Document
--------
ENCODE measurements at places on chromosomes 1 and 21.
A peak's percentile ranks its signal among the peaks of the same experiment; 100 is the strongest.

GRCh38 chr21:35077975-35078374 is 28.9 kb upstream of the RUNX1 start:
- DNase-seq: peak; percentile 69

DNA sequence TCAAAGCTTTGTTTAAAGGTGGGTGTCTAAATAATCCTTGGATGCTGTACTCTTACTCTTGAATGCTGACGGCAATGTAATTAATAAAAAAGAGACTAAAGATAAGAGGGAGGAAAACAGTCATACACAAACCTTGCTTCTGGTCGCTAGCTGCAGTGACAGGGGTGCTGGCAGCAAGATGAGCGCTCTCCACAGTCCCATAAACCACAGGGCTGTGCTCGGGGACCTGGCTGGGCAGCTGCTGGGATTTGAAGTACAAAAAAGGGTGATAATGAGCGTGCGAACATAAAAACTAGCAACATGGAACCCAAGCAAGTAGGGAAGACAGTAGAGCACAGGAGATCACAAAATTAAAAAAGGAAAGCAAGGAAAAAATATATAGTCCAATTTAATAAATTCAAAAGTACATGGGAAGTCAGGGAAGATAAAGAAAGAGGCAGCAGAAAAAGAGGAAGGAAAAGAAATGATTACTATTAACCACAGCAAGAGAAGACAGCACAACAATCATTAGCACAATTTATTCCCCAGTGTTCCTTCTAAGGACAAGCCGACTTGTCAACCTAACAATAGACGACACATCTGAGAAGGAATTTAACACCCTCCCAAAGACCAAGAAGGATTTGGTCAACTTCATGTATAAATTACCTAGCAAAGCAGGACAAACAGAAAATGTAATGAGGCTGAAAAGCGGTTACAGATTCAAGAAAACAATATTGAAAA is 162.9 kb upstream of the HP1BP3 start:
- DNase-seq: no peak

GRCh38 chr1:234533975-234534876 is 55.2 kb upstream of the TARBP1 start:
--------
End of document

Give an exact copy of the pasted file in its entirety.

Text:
ENCODE measurements at places on chromosomes 1 and 21.
A peak's percentile ranks its signal among the peaks of the same experiment; 100 is the strongest.

GRCh38 chr21:35077975-35078374 is 28.9 kb upstream of the RUNX1 start:
- DNase-seq: peak; percentile 69

DNA sequence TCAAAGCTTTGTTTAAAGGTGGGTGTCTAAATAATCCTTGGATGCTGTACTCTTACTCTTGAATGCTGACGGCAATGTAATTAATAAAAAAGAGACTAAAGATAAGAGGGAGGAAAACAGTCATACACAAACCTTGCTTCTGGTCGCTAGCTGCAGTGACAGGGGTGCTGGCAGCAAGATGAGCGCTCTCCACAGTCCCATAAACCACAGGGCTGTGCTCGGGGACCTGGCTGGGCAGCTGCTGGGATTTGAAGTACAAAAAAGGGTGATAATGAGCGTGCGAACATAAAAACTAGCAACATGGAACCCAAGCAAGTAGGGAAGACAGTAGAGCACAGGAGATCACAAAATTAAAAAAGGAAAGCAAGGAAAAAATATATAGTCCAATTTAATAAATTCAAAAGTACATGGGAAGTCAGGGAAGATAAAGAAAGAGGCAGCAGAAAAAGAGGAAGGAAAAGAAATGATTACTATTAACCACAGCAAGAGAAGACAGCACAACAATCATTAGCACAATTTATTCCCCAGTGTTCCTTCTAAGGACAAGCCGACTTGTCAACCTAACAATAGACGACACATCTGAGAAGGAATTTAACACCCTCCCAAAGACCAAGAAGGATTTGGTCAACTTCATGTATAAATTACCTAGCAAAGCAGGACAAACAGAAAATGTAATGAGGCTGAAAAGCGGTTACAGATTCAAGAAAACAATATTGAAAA is 162.9 kb upstream of the HP1BP3 start:
- DNase-seq: no peak

GRCh38 chr1:234533975-234534876 is 55.2 kb upstream of the TARBP1 start: